‘Playing For The Cause’ Works To Link Artists, Local Charities

1For artists who want to make a greater positive impact beyond simply the songs they write, Playing for the Cause acts a link between said artists and charitable non-profit organizations. Here we speak with founder Lynn Cook about PftC's creation and goals.

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Guest Post from PledgeMusic News

Many artists and bands want to use their platform to make a difference beyond the songs they write. Some of those musicians will have a passion for a specific organization or need, but others lack that sort of connection. Enter Playing for the Cause, an important link between artists and non-profit organizations and charities in the very towns through which they are touring. It’s both a great need and a brilliant idea, so we wanted to ask founder Lynn Cook about the genesis and operation of PFTC ourselves.

How did the idea for Playing for the Cause first come about?

I had been working in traditional fundraising for a long time and was frustrated with organizational structure that didn’t allow for reaching out to people my age and younger, to the point I was considering leaving the field altogether. I took some time to think about what wanted to do, and that included a weekend in Nashville to see my favorite band. The bass player’s daughter, who is the same age as my son, had a brain tumor and received treatment at St. Jude — thankfully she’s in remission now).

A few weeks later, the band put out a video chronicling a day in the life of this little girl and asking fans to text to give $10 to St. Jude. They were reaching out to their fans, but their methods were a bit flawed in that the video was too long and too sad to be effective as fundraising video. We estimate their results could have been as much as 10 times better if they would ask their fans to give at shows. Happy people in a crowd are more likely to give than those sitting at home watching a video.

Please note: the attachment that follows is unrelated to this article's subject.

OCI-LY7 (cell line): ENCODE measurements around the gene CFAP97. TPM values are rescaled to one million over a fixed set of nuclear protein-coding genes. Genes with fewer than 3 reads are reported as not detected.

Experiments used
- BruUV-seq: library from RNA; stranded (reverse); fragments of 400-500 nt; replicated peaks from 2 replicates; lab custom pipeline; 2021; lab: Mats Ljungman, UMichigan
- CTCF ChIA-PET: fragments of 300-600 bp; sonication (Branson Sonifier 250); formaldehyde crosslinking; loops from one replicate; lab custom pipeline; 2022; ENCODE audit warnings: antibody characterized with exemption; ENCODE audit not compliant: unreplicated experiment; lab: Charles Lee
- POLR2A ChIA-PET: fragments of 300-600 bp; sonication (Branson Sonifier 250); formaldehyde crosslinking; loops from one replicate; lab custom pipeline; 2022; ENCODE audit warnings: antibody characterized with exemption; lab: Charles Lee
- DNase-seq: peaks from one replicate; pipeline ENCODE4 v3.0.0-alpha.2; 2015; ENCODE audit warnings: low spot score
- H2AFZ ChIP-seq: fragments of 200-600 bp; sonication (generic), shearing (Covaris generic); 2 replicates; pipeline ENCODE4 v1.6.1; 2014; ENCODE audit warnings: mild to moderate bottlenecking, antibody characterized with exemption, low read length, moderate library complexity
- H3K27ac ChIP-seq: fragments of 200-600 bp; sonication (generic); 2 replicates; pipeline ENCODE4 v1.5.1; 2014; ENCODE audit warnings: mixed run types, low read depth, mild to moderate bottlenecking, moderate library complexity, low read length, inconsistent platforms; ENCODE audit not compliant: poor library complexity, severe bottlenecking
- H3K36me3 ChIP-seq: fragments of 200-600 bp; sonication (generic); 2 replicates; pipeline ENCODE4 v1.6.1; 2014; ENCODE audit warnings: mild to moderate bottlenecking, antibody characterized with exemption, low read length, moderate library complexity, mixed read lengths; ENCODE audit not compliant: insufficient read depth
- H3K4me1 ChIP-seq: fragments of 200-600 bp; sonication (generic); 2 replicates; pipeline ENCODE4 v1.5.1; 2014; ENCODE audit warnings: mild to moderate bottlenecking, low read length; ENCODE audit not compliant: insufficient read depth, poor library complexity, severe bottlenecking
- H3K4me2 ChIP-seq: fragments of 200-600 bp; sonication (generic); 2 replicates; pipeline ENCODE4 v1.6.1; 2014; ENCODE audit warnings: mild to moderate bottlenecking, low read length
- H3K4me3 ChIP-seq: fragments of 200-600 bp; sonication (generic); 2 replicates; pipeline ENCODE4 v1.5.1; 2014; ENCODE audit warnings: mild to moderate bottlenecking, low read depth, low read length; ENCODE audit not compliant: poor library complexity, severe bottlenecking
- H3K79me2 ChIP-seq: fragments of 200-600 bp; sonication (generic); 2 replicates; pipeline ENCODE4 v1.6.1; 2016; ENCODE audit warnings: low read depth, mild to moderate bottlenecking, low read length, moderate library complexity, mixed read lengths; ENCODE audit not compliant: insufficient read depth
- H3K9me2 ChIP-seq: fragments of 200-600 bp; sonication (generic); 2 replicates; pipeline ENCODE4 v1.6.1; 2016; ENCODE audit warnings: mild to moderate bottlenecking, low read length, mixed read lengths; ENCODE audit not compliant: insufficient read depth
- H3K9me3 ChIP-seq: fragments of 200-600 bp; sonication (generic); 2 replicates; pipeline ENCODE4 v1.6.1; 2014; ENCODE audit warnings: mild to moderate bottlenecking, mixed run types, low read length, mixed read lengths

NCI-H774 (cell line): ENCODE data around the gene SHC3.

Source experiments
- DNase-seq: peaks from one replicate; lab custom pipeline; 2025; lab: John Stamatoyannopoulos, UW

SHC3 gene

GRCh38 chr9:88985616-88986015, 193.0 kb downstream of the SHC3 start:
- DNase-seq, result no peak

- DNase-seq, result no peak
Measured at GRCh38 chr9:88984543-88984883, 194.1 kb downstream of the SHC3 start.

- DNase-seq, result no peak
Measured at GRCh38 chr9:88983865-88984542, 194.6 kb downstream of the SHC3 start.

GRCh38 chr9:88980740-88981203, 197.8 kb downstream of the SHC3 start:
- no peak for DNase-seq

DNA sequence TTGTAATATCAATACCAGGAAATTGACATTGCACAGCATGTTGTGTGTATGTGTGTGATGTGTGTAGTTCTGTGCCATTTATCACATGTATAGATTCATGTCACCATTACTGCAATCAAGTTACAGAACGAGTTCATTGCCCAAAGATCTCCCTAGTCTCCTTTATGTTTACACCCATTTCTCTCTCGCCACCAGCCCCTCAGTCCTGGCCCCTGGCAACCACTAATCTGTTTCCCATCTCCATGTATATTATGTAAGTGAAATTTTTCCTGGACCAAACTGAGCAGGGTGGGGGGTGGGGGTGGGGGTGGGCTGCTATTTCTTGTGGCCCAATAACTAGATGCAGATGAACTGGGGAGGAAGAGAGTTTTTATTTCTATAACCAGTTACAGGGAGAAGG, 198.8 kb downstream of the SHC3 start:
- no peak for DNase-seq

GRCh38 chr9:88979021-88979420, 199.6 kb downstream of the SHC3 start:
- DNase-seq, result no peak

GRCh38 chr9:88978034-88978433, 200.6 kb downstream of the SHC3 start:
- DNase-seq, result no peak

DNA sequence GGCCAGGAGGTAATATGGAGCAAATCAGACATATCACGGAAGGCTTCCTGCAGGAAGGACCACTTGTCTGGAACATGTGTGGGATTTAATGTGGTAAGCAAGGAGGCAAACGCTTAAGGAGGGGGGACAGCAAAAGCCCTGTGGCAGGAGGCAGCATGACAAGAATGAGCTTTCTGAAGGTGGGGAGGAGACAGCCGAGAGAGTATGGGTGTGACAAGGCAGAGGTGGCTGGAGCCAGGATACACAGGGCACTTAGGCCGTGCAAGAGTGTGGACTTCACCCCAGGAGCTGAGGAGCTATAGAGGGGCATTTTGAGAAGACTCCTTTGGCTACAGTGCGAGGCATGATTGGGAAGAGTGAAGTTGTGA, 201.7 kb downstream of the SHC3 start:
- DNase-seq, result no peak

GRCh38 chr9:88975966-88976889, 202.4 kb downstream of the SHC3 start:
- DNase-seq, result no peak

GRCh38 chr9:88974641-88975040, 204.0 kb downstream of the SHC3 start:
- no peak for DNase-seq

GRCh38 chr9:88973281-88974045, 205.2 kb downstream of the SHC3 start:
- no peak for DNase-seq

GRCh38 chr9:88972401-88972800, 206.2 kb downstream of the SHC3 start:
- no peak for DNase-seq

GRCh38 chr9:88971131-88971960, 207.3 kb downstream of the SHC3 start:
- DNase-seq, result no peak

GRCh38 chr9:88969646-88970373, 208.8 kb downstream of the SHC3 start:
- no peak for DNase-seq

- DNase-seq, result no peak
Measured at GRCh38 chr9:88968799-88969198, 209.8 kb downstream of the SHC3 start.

This realization led to several conversations which made us realize that beyond just an increase in giving, this kind of engagement would lead to a stronger relationship between musicians and fans. The overwhelming thing we heard in fan research was they wanted any money the gave to stay in their hometowns and that by working with local non-profits, fans felt musicians really cared about them and their lives locally. The overwhelming thing we heard from musicians was they liked the idea, but they were worried about getting paid.

This lead to our four main goals: To raise awareness of community-based nonprofits throughout the music industry, to join recording artists and fans in a culture of giving, to distribute funds raised to local nonprofits, and to make sure musicians are paid for their work.

Do you often find that the heart is there to do something, but the execution keeps it from paying off like it could — as in the example you gave?